Norwich council resolution prompts call for input

Norwich - The final meeting of the current City Council Monday won't be without controversy, as Democratic Mayor-elect Deberey Hinchey objects to a proposed resolution naming seven members to a charter revision commission without input from the other four council members.

Republican Mayor Peter Nystrom and Democratic aldermen Charles Jaskiewicz - who lost the mayoral primary to Hinchey - and Mark Bettencourt met over the weekend to discuss who should be appointed to a charter revision commission. The three submitted a resolution naming seven members to the commission to be presented at Monday's 7:30 p.m. council meeting.

Hinchey and other council members said they had expected to come to the meeting and have each council member make a nomination to the proposed charter commission - as the past council did.

"I think that's something that should have input from everyone," Hinchey said. "This is really important. … They all got together and looked at these people and thought they were all good, but what about the rest of us?"

Alderman Francois "Pete" Desaulniers, the council president pro tempore, agreed with Hinchey and said he would not support the resolution as presented. Desaulniers said Nystrom did not attend Tuesday's agenda setting meeting, and his letter proposing the resolution was not presented at that time. But the new resolution with the names is on the final agenda for Monday.

Desaulniers said the original resolution does not have names, presuming aldermen would nominate people that night.

"They were trying to impose their will on the rest of us, and I'm not going to go along with it at all," Desaulniers said.

Alderman H. Tucker Braddock, who did not seek re-election and will leave the council after Monday, said he was away over the weekend and was surprised to learn of the resolution. Braddock had planned to come to Monday's meeting with a nominee to put forward.

"I wish we had stayed with the original plan to have each council person naming a person," Braddock said. "I was prepared to name the person. I have since called that person back."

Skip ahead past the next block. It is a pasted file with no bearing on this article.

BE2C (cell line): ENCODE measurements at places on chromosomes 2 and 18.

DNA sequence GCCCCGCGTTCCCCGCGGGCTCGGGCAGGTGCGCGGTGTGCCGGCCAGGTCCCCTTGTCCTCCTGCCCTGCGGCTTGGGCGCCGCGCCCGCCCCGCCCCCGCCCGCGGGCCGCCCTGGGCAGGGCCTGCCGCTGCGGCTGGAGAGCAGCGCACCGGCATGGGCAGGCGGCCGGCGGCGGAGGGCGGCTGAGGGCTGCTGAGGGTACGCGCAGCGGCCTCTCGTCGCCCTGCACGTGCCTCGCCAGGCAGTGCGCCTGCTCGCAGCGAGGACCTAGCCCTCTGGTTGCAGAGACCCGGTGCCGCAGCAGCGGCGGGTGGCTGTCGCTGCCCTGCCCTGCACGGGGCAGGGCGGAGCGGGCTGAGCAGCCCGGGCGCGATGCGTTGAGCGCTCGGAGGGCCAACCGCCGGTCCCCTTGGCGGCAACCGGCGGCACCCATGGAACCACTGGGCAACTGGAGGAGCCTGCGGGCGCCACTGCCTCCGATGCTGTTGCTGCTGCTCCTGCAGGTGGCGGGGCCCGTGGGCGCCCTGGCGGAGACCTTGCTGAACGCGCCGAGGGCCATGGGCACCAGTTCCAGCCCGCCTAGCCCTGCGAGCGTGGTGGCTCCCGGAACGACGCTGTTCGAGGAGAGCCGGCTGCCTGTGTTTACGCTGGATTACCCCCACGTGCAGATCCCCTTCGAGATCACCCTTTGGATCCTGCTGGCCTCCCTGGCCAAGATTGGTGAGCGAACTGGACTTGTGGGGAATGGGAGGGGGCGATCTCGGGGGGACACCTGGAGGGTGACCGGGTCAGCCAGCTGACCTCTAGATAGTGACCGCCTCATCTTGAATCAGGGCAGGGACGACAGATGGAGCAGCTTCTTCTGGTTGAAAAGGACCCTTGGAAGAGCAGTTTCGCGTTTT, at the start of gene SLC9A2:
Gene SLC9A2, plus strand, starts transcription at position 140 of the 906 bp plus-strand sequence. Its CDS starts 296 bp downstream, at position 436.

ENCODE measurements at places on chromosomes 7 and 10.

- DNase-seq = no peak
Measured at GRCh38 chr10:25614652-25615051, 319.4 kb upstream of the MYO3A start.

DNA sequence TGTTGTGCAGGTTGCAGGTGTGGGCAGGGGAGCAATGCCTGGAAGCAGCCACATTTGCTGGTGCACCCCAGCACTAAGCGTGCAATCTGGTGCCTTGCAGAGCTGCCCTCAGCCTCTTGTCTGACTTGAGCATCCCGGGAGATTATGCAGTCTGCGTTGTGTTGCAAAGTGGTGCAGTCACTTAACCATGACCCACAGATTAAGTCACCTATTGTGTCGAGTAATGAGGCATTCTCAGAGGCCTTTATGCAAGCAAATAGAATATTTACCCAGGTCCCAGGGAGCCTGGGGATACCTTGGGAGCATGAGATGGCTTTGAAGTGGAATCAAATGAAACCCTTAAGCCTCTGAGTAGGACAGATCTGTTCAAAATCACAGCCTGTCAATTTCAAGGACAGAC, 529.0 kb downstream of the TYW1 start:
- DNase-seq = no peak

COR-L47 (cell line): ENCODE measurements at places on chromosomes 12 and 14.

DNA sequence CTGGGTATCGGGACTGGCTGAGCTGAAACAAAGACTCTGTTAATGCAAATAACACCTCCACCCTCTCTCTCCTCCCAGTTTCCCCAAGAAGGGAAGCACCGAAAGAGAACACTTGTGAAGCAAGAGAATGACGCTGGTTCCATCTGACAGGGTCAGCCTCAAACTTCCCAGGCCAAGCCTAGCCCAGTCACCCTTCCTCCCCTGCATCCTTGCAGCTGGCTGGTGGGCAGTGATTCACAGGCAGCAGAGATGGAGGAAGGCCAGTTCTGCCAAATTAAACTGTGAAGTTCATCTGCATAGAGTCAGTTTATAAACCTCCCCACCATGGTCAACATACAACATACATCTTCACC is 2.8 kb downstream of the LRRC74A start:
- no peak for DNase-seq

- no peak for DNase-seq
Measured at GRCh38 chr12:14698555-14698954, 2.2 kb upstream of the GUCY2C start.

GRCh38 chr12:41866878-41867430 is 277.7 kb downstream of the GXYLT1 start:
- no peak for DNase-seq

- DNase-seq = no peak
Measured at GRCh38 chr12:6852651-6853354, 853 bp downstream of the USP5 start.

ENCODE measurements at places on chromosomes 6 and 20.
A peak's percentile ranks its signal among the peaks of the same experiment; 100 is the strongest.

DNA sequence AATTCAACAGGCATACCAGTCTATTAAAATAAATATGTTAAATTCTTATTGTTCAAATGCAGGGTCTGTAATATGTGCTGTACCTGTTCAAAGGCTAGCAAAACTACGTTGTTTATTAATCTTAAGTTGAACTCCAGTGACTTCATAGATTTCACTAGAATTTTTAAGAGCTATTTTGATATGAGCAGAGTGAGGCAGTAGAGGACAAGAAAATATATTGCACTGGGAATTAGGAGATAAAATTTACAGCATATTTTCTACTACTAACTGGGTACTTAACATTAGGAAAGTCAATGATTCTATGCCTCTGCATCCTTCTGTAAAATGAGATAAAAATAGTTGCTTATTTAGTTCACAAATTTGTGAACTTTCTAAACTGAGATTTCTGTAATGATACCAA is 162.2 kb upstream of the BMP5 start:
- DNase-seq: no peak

Nystrom, Jaskiewicz and Bettencourt all denied that they are trying to circumvent wishes of other aldermen. Nystrom said the three met over the weekend to propose names of qualified and non-political people to serve on the proposed commission. The commission can only have a simple majority of members from one political affiliation, so if council members each proposed someone from his or her own party, the commission would be 5-2 Democrats.

The resolution would name Richard Podurgiel, Kathleen Murphy, Robert Staley, Debra Dickey, Brian Eckenrode, Michael Gualtieri and Linda Becker to a charter revision commission.

Bettencourt and Jaskiewicz said the resolution is just a starting point and can be amended on the floor by anyone wishing to propose different nominees.

"They (Nystrom and Jaskiewicz) asked me to participate in the discussion in reviewing the names for agenda setting," Bettencourt said, "and I called a few people on the list, both Republicans and Democrats, and that was what went forward. All this is subject to amendment by the council."

The three also responded to Hinchey's email response in which she asked "who authorized" the three of them to propose names.

"Anyone has a right to put a resolution on a council meeting agenda," Nystrom said. "This is just a recommendation of seven good people willing to serve. If someone wants to propose a change, they can do that."

The state Freedom of Information law prohibits public agencies from conducting business through private communications, such as telephone calls and emails. The initial proposed resolution by the three members was submitted to other aldermen, and when Hinchey asked the question of the mayor, he responded to all aldermen.

"Deb asked a question of me this morning, and I responded to her," Nystrom said. "I treated everybody equally, so responded to everyone."


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